Illinois top court endorses five-year window for biometric privacy claims
- Law firms
- Longer period to sue in line with privacy law's goals, court rules
- Logistics firm, biz group pushed for one-year window
(Reuters) - The Illinois Supreme Court on Thursday said workers and consumers have five years to sue for violations of the state's unique biometric privacy law, rejecting a much narrower window pushed by business groups.
The court in a 5-0 ruling said that because the Illinois Biometric Information Privacy Act (BIPA) does not specify a statute of limitations for lawsuits, a five-year "catchall" period in the state code of civil procedure applies.
Logistics company Black Horse Carriers Inc, which is facing a proposed class action alleging BIPA violations, had argued that a one-year limitations period in the state code for lawsuits involving the publication of private information should apply to BIPA claims.
But the high court said that a five-year statute of limitations would better effectuate the law's stated goal of addressing the risks to the public surrounding the disclosure of highly sensitive biometric information.
Lawyers for Black Horse did not immediately respond to a request for comment on Monday. Nor did lawyers for two truck drivers who had sued the company.
The Illinois Chamber of Commerce had filed an amicus brief last March warning that a five-year window would increase companies' exposure to "potentially catastrophic damages" in BIPA cases.
Nearly 2,000 lawsuits alleging violations of BIPA have been filed since 2017, yielding a series of massive settlements and judgments.
Meta Platforms Inc's Facebook in 2020 agreed to pay $650 million to settle a BIPA class action involving its use of facial recognition software. The company denied wrongdoing.
In October, following the first-ever trial in a BIPA case, a jury ordered BNSF Railway Co to pay $228 million for collecting truck drivers' fingerprints without their consent. The railroad has moved for a new trial, saying the award was unreasonable.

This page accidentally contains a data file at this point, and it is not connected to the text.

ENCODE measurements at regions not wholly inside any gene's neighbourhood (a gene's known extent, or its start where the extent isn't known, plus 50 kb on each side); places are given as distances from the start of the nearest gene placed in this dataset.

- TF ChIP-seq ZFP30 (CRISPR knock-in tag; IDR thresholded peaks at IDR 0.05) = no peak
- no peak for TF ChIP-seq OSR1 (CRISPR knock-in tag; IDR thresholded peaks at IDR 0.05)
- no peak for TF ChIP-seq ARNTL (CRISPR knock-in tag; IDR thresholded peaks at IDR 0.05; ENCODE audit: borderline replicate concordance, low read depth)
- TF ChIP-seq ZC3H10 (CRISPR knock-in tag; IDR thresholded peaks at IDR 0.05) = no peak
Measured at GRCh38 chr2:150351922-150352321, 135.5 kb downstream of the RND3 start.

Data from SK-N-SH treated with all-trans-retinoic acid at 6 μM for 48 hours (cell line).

The BIPA, adopted in 2008, requires companies that collect biometric information such as fingerprints and retinal scans to obtain permission beforehand and to notify workers and consumers of how that information will be used.
It is the only law in the U.S. that grants a private right of action to sue over the mishandling of biometric information.
The 2019 proposed class action against Black Horse claims the company failed to obtain written consent before obtaining drivers' fingerprints and sharing them with a third party contractor.
A mid-level appeals court in a novel 2021 ruling said the limitations period is one year for BIPA claims alleging unlawful disclosure and five years for claims involving notice, consent or retention. Black Horse appealed.
On Thursday, Justice P. Scott Neville wrote for the Illinois Supreme Court that applying different limitations periods to distinct BIPA claims "would create an unclear, inconvenient, inconsistent, and potentially unworkable regime."
The court remanded the case to a state judge for further proceedings.
The case is Tims v. Black Horse Carriers Inc, Illinois Supreme Court, No. 127801.
For the plaintiffs: Ryan Stephan and James Zouras of Stephan Zouras
For Black Horse: David Schultz of Hinshaw & Culbertson
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